To that end, here is a list of some of the most enjoyable of our recent von Atzigen Family Night Adventures. In the past, I've noticed that ideas I've found online for this kind of thing seem to be centered around families with young children. So, while a lot of these ideas could be adjusted to accommodate little ones (especially if you partner them with older kids or parents), my list here is centered around families with older children and teens. I hope they will spark your own idea for an evening in, or an evening out, as long as it's with the ones you love most.
- "Chopped, Family Edition"- This was one of our most fun family nights ever! A full scale replica of the TV show, complete with older brother filming the action in order to put together a highlight reel. To play, I tasked the three youngest to compete in the dessert category. They had 30 minutes to concoct their best creation using 3 out of 4 ingredients (pre-stocked in the family picnic basket!) and a maximum of 3 other ingredients out of the family pantry. Parents did the judging, and overlooking a couple of nasty bites (think frozen hot tamale candies coming at your taste buds out of no where!), it was mostly delicious. My teenagers all loved it, since it brought out all of their competitiveness, and it's even since sparked some interest in the kitchen that wasn't there before.
- "Wiki Night" - Get out all the smart phones! Before you play, someone needs to stock the draw pile with random topics (the Wright brothers, cheddar cheese, Argentina, etc.). To play, someone draws a topic from the pile, and everyone opens their wiki app to that page. Someone then draws the second topic out of the draw pile, and the race is on to see who can get to that page first. You can't use the back arrow, and you can't exit wiki, but other than that, it doesn't matter how you get there. First person to the designated page wins! (Note: You can have as many people play per round as you have smart phones, but if you only have access to one or two, you could play tournament style, timing each person for their "score.")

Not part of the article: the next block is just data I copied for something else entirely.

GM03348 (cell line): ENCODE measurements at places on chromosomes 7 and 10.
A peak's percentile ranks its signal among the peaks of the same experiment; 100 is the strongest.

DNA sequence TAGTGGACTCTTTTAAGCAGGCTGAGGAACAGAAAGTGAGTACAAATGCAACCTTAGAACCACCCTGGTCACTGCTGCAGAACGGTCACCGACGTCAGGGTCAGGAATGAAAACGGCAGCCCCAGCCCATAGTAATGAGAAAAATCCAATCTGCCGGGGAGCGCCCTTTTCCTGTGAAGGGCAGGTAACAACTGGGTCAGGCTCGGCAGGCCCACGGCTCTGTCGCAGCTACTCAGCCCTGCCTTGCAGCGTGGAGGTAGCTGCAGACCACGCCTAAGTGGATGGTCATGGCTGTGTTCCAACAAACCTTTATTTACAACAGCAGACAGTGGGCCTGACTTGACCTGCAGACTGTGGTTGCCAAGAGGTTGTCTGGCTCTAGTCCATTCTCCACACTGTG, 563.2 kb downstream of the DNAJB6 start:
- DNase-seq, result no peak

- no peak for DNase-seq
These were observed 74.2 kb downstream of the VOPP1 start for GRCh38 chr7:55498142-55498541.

- "Book Store Scavenger Hunt" - This one was great for a night when the parents were tired, but didn't want to miss out on family time. The two of us sat in the bookstore cafe, reading a good book and drinking a coffee while the kids roamed the store taking photos of the items on their scavenger hunt list (a book with exactly 394 pages seemed to be the hardest one to find!) and sending them back to mom or dad's phone so we could monitor their progress. We would occasionally send them all extra challenges that they could complete alongside their list for bonus points, my favorite of which was "take a picture of one of your siblings without them knowing." The rule was you could not run and no one in the store could even be able to guess you were there on a scavenger hunt, so everyone had to play it cool and keep from being an annoyance to other customers. The winner can even get to choose which new book you go home with!
- "Blessing Night" - We did this one around Christmas time. Instead of spending money on our own family night, we took a family trip to Wal-Mart and bought everything that would be needed for another family to have a great family night. Every one of my kids picked out their favorite candy, we spent a great deal of time choosing just the right puzzle and just the right board game, and then we added a family movie, hot chocolate, popcorn, and even a blanket. I was proud of my kids when we loaded it all in the car to be dropped off for a project at our church and went home to eat the snacks that were in our own pantry. I know we could have gone out after we did our shopping, but I felt like it was important to have one night completely devoted to serving others, and I wasn't disappointed. I liked the fruit I saw in my kids.
- "Movie Night" - This time, it was to see "Hidden Figures," which I highlight because it was an excellent film and one that provoked deep discussion with our teenagers.
- "Photo Shoot Night" - Find some zany props, get into some crazy costumes, and head to an interesting location. For extra fun, you can hire a photographer, but if you need it to be free, just bring a tripod and a creative streak. I don't have a single child that doesn't like to have pictures taken, so we may be abnormally fond of the camera, but every time we do this, we end up with crazy fun memories. This year, our photo shoot night ended up being our Christmas card, Viking helmets and all!